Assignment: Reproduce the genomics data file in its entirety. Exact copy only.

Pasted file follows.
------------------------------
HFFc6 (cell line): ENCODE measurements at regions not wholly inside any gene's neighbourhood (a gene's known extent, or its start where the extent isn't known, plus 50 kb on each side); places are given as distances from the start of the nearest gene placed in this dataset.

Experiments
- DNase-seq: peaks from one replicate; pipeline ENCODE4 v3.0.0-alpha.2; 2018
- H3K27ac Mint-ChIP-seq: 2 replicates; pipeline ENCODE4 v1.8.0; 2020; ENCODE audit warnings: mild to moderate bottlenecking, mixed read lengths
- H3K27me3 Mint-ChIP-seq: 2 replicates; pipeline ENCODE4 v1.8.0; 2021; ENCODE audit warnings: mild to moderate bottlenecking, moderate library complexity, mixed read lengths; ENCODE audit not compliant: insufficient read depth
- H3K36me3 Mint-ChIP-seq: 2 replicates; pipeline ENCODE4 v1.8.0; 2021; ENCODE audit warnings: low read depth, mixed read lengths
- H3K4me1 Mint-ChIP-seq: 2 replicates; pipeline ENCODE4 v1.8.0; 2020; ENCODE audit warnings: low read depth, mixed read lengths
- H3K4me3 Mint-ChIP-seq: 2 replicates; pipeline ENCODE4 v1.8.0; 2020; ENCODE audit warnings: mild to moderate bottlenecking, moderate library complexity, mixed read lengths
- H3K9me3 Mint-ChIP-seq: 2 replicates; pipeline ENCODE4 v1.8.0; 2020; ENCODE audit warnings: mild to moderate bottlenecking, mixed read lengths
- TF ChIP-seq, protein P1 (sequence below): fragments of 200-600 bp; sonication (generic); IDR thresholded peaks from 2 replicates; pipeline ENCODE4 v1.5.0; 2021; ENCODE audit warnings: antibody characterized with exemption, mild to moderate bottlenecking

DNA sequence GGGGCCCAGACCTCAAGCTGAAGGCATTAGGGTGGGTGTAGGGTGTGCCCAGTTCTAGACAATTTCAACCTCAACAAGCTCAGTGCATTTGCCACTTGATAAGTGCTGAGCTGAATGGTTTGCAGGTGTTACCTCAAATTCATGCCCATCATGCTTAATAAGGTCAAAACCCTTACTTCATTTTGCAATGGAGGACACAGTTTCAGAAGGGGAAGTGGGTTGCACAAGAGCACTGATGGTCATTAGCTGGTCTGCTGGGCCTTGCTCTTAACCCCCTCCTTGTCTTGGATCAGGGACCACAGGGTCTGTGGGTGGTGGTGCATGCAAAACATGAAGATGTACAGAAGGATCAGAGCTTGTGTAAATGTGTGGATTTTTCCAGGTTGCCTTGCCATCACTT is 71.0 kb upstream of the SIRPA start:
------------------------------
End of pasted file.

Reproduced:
HFFc6 (cell line): ENCODE measurements at regions not wholly inside any gene's neighbourhood (a gene's known extent, or its start where the extent isn't known, plus 50 kb on each side); places are given as distances from the start of the nearest gene placed in this dataset.

Experiments
- DNase-seq: peaks from one replicate; pipeline ENCODE4 v3.0.0-alpha.2; 2018
- H3K27ac Mint-ChIP-seq: 2 replicates; pipeline ENCODE4 v1.8.0; 2020; ENCODE audit warnings: mild to moderate bottlenecking, mixed read lengths
- H3K27me3 Mint-ChIP-seq: 2 replicates; pipeline ENCODE4 v1.8.0; 2021; ENCODE audit warnings: mild to moderate bottlenecking, moderate library complexity, mixed read lengths; ENCODE audit not compliant: insufficient read depth
- H3K36me3 Mint-ChIP-seq: 2 replicates; pipeline ENCODE4 v1.8.0; 2021; ENCODE audit warnings: low read depth, mixed read lengths
- H3K4me1 Mint-ChIP-seq: 2 replicates; pipeline ENCODE4 v1.8.0; 2020; ENCODE audit warnings: low read depth, mixed read lengths
- H3K4me3 Mint-ChIP-seq: 2 replicates; pipeline ENCODE4 v1.8.0; 2020; ENCODE audit warnings: mild to moderate bottlenecking, moderate library complexity, mixed read lengths
- H3K9me3 Mint-ChIP-seq: 2 replicates; pipeline ENCODE4 v1.8.0; 2020; ENCODE audit warnings: mild to moderate bottlenecking, mixed read lengths
- TF ChIP-seq, protein P1 (sequence below): fragments of 200-600 bp; sonication (generic); IDR thresholded peaks from 2 replicates; pipeline ENCODE4 v1.5.0; 2021; ENCODE audit warnings: antibody characterized with exemption, mild to moderate bottlenecking

DNA sequence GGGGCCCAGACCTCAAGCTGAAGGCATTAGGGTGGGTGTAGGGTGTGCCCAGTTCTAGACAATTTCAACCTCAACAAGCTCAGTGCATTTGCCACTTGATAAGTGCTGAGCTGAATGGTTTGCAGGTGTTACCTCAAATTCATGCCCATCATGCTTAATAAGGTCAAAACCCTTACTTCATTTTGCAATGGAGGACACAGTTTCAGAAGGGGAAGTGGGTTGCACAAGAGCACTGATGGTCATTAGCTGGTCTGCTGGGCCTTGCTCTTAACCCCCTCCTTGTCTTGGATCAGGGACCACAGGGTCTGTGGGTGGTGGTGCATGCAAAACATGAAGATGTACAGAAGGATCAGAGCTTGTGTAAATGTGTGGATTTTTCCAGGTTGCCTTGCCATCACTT is 71.0 kb upstream of the SIRPA start: